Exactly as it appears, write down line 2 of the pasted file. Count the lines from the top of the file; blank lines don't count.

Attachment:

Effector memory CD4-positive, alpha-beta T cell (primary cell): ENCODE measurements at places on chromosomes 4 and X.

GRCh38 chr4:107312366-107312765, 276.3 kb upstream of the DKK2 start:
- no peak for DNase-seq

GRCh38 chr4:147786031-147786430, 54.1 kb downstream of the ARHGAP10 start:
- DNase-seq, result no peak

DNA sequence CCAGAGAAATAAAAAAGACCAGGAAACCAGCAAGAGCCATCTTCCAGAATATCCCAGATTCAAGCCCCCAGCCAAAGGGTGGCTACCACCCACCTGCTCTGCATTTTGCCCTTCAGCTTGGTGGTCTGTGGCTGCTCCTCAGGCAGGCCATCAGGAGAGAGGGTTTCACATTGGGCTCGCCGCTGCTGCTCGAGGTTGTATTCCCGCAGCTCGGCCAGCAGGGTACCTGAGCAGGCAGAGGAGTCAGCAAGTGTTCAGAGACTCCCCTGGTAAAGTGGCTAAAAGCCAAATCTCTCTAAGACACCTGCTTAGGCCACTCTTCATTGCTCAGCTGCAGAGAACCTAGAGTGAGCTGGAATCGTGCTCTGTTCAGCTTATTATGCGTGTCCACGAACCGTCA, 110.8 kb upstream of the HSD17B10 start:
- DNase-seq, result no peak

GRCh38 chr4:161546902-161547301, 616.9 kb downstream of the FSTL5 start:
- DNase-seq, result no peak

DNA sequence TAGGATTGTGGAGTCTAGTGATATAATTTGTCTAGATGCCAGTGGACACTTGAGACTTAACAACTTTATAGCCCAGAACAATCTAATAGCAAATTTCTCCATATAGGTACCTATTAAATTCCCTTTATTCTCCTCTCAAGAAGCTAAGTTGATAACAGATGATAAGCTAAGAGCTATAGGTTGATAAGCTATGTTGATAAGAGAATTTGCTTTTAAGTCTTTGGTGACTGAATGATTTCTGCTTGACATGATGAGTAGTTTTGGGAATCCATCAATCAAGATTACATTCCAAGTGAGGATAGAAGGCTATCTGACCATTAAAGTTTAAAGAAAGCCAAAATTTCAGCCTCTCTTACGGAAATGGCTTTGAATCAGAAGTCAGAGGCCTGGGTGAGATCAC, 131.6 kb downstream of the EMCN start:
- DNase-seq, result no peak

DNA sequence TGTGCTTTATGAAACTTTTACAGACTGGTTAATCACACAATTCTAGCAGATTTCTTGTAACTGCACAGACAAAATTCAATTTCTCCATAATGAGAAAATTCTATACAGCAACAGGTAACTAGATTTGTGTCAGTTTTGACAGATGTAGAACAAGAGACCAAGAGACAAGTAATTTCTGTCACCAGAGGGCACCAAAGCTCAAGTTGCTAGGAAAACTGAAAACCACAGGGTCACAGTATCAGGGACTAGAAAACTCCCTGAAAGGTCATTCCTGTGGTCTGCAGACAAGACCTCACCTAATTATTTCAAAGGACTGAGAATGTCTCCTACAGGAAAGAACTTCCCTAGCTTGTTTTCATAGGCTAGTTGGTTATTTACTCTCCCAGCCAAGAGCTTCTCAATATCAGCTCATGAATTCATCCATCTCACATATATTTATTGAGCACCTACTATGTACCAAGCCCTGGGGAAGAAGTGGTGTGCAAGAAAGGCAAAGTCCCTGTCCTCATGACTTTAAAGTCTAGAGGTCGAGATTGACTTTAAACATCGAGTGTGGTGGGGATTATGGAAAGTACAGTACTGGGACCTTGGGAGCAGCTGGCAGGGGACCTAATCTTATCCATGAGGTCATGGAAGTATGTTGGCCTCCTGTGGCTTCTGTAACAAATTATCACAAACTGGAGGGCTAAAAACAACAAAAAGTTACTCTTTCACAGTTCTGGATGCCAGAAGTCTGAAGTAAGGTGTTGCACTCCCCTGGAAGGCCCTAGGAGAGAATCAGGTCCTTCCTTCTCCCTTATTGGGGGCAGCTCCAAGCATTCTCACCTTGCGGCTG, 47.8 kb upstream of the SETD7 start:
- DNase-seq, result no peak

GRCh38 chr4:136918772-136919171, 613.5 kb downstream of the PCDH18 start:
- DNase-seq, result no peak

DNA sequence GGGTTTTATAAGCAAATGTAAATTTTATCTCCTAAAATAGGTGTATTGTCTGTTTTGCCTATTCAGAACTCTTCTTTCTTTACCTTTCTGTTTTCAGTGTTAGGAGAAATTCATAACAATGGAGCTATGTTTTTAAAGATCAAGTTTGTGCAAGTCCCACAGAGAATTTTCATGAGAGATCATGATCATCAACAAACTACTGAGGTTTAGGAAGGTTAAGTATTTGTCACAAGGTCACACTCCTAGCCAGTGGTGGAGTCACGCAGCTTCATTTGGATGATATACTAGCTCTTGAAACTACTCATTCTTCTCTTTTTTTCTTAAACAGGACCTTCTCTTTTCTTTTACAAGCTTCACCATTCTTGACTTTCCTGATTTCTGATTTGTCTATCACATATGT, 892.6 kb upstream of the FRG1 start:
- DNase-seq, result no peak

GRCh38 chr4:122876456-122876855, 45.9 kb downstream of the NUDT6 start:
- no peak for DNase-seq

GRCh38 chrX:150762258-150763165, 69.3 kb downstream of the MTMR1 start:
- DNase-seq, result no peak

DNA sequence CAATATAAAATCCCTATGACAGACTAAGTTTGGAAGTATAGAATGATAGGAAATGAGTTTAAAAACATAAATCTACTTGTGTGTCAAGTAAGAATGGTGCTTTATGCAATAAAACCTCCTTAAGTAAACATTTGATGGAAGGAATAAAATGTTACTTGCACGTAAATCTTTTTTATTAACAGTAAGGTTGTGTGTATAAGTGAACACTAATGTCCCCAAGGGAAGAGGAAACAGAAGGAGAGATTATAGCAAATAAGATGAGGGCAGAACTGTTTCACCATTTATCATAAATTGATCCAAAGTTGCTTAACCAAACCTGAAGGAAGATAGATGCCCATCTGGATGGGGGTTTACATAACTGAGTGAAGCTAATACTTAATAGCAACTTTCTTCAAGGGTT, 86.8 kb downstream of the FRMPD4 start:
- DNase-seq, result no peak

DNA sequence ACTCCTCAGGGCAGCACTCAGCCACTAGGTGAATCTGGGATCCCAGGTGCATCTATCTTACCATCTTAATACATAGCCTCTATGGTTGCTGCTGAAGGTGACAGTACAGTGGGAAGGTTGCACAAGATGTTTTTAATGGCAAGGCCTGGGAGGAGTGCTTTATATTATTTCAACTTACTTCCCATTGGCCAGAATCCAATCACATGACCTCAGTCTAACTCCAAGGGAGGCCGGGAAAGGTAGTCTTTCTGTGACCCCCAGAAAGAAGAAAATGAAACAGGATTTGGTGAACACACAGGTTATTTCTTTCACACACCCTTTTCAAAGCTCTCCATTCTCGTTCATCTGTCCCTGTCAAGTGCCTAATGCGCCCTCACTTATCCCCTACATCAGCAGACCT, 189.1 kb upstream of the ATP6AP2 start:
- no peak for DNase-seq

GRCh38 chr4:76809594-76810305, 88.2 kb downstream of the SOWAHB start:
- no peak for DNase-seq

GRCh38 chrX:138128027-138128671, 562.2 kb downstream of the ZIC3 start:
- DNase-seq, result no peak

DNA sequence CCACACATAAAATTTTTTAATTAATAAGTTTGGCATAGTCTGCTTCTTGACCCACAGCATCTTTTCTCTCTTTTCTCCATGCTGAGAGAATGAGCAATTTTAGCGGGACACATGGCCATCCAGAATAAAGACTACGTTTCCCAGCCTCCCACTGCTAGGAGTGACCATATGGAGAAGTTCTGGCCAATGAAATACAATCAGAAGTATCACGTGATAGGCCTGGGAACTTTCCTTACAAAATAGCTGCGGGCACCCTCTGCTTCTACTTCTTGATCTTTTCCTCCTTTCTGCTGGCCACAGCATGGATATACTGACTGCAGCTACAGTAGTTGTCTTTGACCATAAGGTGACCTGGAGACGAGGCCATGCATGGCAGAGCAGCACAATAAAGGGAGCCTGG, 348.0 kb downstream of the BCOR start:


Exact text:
GRCh38 chr4:107312366-107312765, 276.3 kb upstream of the DKK2 start: